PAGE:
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10 Stoic quotes we need right now
There's a reason it's called "timeless wisdom."
- Since its founding 2,300 years ago, Stoic philosophy has advocated for personal responsibility and emphasized staying present.
- Instead of moving toward pleasure and avoiding pain, Stoics know it's better to treat every moment for what it brings.
- Stoicism is especially pertinent during challenging times, such as now.
Stoicism was founded in Athens in the 3rd century BCE by Zeno of Citium. The philosophy has experienced various resurgences throughout the centuries, most notably by thinkers that love its blend of personal responsibility and naturalistic logic. The crossover with its philosophical contemporary, Buddhism, is apparent in its eschewing of pain and pleasure to focus on what each moment brings. While eudaemonia, or happiness, is the ultimate aim, that's more akin to the Buddhist notion of santosha, or contentment.
For more information on Stoicism's background, you can read my article on its influence on modern cognitive behavioral therapy. Shortly after writing that piece, I read Ryan Holiday's "The Obstacle is the Way: The Timeless Art of Turning Trials into Triumph." Holiday convincingly applies Stoic principles to modern life. Given the struggles we're all facing with the COVID-19 pandemic, his book seems more timely than ever.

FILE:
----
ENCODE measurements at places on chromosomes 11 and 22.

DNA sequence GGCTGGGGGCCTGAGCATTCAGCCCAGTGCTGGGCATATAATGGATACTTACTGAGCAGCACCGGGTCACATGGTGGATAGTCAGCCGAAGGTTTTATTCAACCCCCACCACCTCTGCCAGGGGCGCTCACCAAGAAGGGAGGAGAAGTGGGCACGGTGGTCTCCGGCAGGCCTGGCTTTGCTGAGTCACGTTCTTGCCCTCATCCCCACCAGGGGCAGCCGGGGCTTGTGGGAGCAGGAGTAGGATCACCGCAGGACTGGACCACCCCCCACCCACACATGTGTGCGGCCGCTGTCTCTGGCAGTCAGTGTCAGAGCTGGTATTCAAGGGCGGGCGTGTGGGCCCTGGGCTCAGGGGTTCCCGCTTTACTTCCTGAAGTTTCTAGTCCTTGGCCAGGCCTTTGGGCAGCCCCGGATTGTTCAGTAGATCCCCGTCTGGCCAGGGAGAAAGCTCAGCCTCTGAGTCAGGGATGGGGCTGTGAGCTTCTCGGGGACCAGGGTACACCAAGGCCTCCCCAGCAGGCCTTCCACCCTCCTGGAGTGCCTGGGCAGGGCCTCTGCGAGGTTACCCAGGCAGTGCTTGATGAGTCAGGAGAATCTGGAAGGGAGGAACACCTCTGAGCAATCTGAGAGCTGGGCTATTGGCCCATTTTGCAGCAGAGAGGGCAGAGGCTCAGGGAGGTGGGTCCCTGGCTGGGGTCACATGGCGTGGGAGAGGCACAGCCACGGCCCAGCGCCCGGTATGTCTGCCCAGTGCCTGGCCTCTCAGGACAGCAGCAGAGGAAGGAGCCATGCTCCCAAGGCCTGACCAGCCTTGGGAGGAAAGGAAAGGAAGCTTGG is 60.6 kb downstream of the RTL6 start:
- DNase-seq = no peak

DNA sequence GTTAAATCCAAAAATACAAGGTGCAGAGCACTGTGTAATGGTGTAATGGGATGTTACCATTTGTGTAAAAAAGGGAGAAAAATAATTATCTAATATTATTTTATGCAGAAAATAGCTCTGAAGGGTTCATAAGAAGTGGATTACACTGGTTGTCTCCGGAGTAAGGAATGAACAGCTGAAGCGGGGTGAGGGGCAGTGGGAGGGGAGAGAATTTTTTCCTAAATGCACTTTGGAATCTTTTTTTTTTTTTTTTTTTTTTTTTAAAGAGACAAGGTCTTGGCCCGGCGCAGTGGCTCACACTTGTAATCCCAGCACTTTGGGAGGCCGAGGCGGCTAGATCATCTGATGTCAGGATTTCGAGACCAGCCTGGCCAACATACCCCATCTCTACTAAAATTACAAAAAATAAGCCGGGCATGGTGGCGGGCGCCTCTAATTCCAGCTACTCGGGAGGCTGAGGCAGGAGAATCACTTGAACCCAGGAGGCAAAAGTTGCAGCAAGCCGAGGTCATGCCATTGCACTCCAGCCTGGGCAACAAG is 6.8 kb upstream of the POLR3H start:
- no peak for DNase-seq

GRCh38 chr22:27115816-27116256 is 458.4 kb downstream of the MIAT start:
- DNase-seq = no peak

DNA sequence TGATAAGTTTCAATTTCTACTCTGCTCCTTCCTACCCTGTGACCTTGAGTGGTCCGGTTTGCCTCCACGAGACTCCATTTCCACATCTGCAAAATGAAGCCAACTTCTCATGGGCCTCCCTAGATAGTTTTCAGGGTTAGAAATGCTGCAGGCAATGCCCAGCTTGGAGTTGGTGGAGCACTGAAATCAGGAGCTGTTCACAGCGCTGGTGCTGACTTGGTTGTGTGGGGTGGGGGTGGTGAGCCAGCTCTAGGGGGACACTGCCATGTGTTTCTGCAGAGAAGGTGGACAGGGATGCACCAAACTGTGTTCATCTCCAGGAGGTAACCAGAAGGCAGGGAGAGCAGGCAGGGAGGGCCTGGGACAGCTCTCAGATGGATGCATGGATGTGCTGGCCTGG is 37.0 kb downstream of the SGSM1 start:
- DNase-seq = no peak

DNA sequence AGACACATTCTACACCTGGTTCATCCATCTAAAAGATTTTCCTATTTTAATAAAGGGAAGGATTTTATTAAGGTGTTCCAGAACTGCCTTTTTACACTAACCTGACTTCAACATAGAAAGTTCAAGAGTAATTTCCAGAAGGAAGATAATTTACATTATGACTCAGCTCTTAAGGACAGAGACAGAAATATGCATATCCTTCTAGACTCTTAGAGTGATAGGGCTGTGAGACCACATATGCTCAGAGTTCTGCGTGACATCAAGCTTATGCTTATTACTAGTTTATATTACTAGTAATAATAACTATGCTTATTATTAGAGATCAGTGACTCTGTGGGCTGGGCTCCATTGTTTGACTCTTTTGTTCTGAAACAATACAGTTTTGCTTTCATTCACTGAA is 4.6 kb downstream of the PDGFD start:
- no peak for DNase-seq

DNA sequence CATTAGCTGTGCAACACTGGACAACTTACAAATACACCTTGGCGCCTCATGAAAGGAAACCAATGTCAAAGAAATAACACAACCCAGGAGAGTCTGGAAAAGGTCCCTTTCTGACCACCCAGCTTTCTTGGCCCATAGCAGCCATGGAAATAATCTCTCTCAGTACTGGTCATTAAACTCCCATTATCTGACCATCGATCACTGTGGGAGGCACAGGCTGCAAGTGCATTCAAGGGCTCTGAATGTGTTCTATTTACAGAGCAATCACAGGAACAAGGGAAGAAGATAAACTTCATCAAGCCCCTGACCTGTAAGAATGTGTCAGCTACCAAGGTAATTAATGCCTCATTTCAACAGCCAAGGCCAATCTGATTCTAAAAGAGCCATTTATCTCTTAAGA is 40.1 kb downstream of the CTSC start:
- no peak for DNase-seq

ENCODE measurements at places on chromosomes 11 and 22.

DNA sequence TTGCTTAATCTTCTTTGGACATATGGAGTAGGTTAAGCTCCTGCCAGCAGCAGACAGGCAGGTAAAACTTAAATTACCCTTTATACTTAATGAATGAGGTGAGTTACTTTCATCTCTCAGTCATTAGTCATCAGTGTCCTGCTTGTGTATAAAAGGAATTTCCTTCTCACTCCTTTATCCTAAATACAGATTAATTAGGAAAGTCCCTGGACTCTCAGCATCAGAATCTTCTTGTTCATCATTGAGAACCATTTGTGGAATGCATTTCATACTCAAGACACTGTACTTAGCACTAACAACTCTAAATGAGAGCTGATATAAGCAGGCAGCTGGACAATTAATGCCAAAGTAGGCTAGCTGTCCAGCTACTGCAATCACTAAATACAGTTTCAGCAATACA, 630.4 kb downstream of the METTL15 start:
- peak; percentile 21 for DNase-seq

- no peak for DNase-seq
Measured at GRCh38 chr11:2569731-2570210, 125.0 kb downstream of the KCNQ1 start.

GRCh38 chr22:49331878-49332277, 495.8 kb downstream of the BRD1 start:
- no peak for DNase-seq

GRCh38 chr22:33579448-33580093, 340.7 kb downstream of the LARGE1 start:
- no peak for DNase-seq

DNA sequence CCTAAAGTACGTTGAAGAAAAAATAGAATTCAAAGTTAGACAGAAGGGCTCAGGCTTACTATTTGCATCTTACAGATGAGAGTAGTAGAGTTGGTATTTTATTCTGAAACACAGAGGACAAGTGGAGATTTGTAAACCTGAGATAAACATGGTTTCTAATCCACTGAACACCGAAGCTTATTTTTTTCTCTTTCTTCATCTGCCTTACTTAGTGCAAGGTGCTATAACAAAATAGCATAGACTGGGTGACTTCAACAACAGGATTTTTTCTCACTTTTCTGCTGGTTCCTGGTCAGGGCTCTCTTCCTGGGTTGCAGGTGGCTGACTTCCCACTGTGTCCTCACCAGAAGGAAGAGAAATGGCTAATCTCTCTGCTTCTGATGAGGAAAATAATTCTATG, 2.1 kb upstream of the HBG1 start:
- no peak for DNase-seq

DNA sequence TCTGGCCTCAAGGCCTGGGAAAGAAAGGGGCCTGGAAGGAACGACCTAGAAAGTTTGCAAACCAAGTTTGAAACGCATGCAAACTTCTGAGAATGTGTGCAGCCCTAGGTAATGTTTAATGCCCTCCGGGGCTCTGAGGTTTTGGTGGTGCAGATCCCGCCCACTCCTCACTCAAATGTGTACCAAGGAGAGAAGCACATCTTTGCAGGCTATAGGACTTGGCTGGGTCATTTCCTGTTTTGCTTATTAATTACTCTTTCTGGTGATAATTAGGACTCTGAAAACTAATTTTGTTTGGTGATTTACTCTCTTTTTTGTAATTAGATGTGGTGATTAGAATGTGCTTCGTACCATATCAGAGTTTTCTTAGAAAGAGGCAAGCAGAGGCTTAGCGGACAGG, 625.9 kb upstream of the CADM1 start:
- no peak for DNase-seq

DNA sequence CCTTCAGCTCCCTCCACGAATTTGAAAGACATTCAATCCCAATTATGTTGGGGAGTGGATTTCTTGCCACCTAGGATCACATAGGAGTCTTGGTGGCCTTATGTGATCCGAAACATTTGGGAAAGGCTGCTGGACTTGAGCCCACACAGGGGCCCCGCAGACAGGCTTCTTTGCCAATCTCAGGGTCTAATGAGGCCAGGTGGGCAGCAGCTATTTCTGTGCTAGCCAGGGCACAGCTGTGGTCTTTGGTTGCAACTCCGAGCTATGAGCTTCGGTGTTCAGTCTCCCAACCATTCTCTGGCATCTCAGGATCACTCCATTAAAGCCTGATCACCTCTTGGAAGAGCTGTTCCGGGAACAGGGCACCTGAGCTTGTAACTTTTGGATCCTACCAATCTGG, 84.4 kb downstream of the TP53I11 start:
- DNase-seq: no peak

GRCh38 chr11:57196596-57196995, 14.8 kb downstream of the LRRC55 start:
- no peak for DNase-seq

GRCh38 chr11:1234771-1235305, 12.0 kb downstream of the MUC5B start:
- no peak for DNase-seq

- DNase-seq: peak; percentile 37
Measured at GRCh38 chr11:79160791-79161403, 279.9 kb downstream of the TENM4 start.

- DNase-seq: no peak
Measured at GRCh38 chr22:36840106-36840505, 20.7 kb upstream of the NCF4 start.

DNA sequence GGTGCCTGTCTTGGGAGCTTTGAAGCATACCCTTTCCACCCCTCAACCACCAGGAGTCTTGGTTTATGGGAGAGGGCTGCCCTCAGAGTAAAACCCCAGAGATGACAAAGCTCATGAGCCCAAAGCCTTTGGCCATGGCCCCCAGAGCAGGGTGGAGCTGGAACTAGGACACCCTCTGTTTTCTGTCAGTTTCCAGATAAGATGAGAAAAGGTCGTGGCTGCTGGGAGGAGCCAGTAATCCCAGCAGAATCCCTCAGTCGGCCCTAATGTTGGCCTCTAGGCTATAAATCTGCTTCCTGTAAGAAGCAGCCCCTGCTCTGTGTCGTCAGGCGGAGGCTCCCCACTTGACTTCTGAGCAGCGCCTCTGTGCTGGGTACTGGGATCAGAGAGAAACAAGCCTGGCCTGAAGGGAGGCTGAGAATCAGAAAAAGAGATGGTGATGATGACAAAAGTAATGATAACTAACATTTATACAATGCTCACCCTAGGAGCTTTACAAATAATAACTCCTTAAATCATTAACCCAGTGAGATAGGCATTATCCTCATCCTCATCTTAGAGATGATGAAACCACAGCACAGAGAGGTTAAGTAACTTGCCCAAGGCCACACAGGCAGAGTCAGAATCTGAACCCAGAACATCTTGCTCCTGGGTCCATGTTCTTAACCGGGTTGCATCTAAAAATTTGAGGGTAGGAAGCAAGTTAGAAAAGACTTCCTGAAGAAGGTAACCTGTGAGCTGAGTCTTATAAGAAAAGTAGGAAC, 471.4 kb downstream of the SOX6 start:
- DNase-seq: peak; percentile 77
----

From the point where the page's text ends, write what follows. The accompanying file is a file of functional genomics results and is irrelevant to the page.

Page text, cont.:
Below are 10 Stoic quotes that force us to pause and reflect on where we are right now. That is the driving message behind this philosophy: it's not the external conditions but your response to them that is the true mark of your character. The distance between what you desire and what you achieve is often measured by your resilience to discomfort and misfortune. The less you're able to endure challenges, the wider the distance. The Stoics knew this, just as they knew there's a way to close the gap.
7 Life Changing Stoic Ideas That You Can Practice Daily | Ryan Holiday | Daily Stoic
"Your first attempts aren't going to work. It's going to take a lot out of you—but energy is an asset and we can always find more. It's a renewable resource. Stop looking for an epiphany, and start looking for weak points. Stop looking for angels, and start looking for angles." — Ryan Holiday
In The Obstacle is the Way, Holiday also writes that if you sit back and wait for every opportunity to fall into your lap, you'll never really find out what you can do. It's a reminder that you're going to fail way more than you'll succeed. Yet if you're not willing to fail, success will remain elusive.
"The impediment to action advances action. What stands in the way becomes the way." — Marcus Aurelius
The quote that inspired Holiday's book title, by the world's most quoted Stoic. The Roman emperor's "Meditations" remains an important guidebook. These two sentences sum up Stoicism better than anything: if you're not going to use unfortunate circumstances to your advantage, you won't know how to transform anything. You don't run away from the roadblock. You might have to jump over it or smash it while sprinting through. Just don't avoid it. Use it to your advantage.